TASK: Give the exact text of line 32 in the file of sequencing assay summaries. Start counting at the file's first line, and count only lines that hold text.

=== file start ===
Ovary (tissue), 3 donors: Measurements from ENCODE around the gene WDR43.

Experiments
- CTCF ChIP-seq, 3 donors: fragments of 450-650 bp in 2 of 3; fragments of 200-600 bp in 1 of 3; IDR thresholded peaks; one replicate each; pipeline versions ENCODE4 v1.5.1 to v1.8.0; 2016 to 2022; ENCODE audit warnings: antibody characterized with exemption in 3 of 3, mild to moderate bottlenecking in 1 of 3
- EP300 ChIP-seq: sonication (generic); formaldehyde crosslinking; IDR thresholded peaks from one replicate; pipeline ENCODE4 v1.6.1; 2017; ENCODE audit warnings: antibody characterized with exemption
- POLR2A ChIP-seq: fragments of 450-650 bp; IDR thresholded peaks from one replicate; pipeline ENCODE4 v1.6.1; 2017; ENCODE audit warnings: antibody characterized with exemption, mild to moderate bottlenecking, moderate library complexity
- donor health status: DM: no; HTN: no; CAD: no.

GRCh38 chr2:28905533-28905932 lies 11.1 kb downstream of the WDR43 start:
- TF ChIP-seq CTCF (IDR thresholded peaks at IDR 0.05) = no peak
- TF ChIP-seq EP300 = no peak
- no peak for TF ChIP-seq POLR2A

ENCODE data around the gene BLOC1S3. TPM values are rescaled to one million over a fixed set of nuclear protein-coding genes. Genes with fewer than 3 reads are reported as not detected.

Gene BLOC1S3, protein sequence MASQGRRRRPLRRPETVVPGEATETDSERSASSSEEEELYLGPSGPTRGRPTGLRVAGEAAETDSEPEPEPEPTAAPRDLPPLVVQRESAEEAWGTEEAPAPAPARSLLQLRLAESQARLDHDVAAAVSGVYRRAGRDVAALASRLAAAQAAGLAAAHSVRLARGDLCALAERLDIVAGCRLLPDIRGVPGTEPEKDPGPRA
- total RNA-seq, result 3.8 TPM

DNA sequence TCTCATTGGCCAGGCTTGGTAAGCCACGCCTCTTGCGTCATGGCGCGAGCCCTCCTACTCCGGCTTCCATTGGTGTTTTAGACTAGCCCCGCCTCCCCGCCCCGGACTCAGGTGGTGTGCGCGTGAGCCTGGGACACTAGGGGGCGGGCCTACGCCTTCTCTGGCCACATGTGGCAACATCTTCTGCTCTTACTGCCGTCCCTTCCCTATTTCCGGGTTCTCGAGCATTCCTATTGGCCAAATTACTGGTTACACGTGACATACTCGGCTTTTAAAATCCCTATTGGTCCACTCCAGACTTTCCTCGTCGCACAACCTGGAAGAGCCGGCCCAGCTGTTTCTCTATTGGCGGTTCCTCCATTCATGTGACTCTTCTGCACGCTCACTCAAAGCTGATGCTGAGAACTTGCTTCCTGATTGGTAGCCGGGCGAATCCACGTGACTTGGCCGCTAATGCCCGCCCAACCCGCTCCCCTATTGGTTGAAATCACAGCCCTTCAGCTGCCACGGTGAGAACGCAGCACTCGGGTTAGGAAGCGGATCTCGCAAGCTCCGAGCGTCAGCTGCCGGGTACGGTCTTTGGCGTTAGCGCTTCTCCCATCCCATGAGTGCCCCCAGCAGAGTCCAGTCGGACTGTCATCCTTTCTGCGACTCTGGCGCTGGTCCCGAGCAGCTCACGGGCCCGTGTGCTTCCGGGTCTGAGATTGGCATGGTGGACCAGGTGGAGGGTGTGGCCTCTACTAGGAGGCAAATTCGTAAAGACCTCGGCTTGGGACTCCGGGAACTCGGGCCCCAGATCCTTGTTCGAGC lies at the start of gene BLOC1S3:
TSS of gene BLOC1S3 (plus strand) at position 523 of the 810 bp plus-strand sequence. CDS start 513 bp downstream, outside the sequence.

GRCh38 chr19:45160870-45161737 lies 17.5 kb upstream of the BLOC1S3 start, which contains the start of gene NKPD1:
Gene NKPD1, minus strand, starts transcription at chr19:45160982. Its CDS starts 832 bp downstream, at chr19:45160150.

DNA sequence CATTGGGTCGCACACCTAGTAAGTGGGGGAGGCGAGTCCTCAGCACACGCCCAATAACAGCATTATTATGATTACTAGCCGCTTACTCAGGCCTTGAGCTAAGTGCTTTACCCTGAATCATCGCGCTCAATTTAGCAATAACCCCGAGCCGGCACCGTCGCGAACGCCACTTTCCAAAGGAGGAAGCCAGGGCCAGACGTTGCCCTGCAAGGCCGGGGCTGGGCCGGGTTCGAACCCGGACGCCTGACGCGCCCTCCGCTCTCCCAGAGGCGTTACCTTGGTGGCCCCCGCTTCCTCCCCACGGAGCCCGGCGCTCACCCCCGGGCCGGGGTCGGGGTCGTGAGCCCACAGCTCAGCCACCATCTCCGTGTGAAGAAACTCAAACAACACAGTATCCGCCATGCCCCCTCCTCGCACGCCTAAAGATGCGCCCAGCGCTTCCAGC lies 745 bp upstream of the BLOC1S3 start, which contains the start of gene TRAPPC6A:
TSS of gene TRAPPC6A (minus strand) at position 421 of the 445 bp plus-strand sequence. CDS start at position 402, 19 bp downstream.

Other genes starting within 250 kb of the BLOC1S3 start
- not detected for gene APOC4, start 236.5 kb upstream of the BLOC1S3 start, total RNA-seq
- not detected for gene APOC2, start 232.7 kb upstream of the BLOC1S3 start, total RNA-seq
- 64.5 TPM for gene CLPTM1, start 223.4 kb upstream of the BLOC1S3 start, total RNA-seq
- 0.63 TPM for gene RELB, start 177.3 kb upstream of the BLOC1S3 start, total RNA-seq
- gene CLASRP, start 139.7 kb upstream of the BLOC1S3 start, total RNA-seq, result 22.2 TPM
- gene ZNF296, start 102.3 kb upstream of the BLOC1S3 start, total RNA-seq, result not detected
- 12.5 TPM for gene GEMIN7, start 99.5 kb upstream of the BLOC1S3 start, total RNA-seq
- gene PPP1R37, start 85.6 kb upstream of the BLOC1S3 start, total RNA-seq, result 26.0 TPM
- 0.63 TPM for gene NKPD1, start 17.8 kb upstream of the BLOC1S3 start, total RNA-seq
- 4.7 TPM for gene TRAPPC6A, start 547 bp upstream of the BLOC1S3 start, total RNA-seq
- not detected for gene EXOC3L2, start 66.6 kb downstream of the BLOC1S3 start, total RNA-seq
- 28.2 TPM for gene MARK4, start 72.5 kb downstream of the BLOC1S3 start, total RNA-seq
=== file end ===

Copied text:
- 28.2 TPM for gene MARK4, start 72.5 kb downstream of the BLOC1S3 start, total RNA-seq